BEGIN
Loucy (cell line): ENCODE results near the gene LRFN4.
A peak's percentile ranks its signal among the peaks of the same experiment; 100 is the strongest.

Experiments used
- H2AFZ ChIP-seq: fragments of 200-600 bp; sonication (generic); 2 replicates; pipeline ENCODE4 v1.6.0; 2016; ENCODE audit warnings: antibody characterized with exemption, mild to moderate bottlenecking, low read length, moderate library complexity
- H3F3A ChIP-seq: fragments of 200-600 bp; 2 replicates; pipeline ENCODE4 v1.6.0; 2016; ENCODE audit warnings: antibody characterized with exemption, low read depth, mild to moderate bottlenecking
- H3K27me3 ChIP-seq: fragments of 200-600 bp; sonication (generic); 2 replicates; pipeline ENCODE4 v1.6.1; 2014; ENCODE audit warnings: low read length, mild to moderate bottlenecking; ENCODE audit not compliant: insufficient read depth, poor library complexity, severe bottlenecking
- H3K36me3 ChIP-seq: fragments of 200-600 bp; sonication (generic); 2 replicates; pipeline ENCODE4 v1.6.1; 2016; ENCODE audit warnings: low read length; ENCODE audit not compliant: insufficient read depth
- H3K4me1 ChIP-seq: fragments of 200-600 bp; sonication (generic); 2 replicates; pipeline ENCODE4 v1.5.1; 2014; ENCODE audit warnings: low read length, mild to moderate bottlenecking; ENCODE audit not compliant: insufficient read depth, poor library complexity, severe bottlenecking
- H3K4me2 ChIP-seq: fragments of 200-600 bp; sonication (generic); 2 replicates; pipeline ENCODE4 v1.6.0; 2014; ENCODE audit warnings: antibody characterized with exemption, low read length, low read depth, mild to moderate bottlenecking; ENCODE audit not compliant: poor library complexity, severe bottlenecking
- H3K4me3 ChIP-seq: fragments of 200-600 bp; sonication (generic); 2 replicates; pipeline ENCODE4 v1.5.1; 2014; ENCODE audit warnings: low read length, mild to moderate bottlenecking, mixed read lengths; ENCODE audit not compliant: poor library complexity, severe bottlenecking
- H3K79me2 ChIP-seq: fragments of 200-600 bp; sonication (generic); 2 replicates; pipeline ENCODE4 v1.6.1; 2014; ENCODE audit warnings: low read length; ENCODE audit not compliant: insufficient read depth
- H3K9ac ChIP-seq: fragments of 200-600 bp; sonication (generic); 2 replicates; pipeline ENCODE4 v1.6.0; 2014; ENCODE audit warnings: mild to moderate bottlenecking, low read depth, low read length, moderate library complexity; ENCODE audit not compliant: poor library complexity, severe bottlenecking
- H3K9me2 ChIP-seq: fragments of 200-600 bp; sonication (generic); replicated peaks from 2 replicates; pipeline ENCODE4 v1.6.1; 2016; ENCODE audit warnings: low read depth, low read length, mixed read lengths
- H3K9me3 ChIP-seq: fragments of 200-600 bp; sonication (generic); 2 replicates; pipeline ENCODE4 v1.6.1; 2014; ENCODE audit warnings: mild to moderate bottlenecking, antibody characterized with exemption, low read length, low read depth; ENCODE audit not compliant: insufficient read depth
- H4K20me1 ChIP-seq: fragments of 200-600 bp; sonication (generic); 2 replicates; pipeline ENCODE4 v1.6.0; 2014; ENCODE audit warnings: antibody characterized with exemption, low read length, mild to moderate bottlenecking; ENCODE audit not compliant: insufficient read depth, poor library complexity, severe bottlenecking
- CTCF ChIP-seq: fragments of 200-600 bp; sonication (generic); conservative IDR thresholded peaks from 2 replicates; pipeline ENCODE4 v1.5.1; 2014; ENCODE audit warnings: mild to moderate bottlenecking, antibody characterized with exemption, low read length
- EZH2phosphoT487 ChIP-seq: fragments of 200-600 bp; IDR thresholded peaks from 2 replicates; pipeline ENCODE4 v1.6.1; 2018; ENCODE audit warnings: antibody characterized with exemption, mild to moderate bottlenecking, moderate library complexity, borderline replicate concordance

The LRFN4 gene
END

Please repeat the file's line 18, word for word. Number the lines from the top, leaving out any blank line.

The LRFN4 gene